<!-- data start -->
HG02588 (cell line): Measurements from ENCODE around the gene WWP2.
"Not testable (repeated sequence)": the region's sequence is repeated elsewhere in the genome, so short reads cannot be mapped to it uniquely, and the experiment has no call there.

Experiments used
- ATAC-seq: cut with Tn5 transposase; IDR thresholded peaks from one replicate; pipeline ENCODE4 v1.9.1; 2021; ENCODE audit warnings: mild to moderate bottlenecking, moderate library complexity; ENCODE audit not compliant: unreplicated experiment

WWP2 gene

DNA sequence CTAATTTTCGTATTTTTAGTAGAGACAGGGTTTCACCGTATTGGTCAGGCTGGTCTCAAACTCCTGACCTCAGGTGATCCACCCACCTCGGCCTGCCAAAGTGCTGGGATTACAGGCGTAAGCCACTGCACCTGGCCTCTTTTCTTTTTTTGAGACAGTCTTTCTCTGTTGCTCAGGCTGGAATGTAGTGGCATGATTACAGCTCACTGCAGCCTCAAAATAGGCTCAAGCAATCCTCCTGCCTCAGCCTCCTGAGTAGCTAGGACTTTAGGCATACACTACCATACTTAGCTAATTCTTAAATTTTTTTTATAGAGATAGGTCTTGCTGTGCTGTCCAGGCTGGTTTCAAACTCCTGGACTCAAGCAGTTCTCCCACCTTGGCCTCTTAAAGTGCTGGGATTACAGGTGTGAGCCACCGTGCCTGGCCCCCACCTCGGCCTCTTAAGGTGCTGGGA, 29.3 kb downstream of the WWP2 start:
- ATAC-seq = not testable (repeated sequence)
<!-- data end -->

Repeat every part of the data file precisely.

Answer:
HG02588 (cell line): Measurements from ENCODE around the gene WWP2.
"Not testable (repeated sequence)": the region's sequence is repeated elsewhere in the genome, so short reads cannot be mapped to it uniquely, and the experiment has no call there.

Experiments used
- ATAC-seq: cut with Tn5 transposase; IDR thresholded peaks from one replicate; pipeline ENCODE4 v1.9.1; 2021; ENCODE audit warnings: mild to moderate bottlenecking, moderate library complexity; ENCODE audit not compliant: unreplicated experiment

WWP2 gene

DNA sequence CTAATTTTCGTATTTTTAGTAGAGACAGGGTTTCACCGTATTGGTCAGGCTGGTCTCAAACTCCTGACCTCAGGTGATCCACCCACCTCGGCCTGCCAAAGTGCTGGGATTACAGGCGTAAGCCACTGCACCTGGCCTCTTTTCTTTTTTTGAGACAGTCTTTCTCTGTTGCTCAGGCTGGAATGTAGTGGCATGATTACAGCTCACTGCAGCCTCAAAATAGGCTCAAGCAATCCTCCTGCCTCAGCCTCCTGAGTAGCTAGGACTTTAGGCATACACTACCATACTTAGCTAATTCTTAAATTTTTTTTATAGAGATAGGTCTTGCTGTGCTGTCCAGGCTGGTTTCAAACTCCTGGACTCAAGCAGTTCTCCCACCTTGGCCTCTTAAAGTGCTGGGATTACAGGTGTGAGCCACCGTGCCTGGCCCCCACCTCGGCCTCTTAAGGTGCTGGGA, 29.3 kb downstream of the WWP2 start:
- ATAC-seq = not testable (repeated sequence)